McGroty History, Family Crest & Coats of Arms
- Origins Available:
The McGroty surname was Mag Reachtain in Irish Gaelic.
Early Origins of the McGroty family
The surname McGroty was first found in Tipperary (Irish: Thiobraid Árann), established in the 13th century in South-central Ireland, in the province of Munster, where they held a family seat from very early times.
Early History of the McGroty family
This web page shows only a small excerpt of our McGroty research. Another 149 words (11 lines of text) covering the years 1300, 1500, and 1700 are included under the topic Early McGroty History in all our PDF Extended History products and printed products wherever possible.
McGroty Spelling Variations
The Middle Ages saw a great number of spelling variations for surnames common to the Irish landscape. One reason for these variations is the fact that surnames were not rigidly fixed by this period. The following variations for the name McGroty were encountered in the archives: Gratton, Grattan, MacGrattan and others.
Early Notables of the McGroty family (pre 1700)
More information is included under the topic Early McGroty Notables in all our PDF Extended History products and printed products wherever possible.
McGroty migration to New Zealand +
Emigration to New Zealand followed in the footsteps of the European explorers, such as Captain Cook (1769-70): first came sealers, whalers, missionaries, and traders. By 1838, the British New Zealand Company had begun buying land from the Maori tribes, and selling it to settlers, and, after the Treaty of Waitangi in 1840, many British families set out on the arduous six month journey from Britain to Aotearoa to start a new life. Early immigrants include:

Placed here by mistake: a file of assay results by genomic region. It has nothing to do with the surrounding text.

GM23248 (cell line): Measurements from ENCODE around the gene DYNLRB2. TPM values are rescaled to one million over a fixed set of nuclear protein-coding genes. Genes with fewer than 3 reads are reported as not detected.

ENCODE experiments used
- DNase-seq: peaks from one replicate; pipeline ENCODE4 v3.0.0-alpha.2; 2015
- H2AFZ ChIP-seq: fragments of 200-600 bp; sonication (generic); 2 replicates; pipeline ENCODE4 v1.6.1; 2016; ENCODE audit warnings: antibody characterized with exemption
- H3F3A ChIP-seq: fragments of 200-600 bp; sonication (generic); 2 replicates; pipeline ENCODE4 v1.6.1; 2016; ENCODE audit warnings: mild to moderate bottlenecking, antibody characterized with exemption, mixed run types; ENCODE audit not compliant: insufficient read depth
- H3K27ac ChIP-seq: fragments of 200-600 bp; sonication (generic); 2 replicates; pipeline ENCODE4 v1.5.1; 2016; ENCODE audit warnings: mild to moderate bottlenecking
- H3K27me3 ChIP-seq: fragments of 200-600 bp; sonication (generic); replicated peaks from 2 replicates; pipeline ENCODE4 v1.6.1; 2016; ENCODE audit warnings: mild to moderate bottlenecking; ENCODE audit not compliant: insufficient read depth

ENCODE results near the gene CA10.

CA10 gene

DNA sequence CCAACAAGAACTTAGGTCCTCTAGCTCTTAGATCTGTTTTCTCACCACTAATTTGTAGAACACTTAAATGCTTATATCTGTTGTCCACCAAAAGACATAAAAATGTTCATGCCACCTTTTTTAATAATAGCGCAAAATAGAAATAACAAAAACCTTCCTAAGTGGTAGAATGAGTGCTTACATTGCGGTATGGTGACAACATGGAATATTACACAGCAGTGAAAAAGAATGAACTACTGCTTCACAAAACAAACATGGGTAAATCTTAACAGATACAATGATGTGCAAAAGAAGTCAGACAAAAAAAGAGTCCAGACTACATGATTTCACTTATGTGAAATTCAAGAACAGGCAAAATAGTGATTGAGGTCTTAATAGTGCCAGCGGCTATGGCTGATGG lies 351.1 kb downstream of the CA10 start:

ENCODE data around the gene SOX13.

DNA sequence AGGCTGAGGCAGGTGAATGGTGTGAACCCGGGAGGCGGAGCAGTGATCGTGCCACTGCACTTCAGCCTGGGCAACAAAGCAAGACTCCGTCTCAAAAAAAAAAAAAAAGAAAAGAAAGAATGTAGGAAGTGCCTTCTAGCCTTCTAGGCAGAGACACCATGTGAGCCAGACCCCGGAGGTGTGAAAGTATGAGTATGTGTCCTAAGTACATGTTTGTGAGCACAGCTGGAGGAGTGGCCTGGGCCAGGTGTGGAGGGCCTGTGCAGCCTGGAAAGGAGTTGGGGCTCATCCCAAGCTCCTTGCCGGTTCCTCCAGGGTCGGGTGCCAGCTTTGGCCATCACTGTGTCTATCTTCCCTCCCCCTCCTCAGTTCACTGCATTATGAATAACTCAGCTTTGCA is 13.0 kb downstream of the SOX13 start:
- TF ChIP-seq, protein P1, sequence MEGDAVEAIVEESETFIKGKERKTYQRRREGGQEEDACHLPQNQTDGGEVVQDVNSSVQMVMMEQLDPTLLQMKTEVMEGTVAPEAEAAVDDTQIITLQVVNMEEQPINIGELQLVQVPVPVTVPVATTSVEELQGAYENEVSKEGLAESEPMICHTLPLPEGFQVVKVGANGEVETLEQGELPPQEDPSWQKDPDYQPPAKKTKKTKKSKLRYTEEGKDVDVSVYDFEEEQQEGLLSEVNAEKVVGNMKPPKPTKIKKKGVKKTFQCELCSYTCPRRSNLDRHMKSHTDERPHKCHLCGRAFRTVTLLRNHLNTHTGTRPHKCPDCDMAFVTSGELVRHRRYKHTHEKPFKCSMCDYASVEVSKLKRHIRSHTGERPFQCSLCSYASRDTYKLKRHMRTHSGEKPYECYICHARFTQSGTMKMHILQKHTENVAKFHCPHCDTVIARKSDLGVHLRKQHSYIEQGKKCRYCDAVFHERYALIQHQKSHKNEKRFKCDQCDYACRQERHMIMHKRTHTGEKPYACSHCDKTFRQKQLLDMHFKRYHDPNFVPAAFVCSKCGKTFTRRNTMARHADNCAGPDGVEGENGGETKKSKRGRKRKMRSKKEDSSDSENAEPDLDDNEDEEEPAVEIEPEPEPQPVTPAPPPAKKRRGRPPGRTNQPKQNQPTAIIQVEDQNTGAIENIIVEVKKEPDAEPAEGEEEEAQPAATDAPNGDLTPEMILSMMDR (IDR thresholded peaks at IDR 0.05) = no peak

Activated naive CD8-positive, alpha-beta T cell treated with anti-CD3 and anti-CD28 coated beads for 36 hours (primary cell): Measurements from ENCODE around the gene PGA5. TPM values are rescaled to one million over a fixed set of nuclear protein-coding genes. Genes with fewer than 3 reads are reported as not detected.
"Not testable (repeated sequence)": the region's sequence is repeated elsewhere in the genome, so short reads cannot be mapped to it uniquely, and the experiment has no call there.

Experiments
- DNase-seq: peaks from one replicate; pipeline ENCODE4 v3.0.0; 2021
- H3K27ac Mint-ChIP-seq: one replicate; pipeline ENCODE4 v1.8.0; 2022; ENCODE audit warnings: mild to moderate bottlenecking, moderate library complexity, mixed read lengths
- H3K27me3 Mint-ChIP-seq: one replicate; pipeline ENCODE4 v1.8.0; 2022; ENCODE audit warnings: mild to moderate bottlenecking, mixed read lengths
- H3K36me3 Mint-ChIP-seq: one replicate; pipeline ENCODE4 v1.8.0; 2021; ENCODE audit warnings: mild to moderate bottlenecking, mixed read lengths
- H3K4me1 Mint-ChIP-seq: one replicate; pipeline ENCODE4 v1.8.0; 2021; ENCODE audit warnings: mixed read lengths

McGroty Settlers in New Zealand in the 19th Century
- Hugh McGroty, who arrived in Auckland, New Zealand aboard the ship "Claramont" in 1863
Related Stories +
The McGroty Motto +
The motto was originally a war cry or slogan. Mottoes first began to be shown with arms in the 14th and 15th centuries, but were not in general use until the 17th century. Thus the oldest coats of arms generally do not include a motto. Mottoes seldom form part of the grant of arms: Under most heraldic authorities, a motto is an optional component of the coat of arms, and can be added to or changed at will; many families have chosen not to display a motto.
Motto: Pro patria vivere et mori
Motto Translation: For my country, I live and die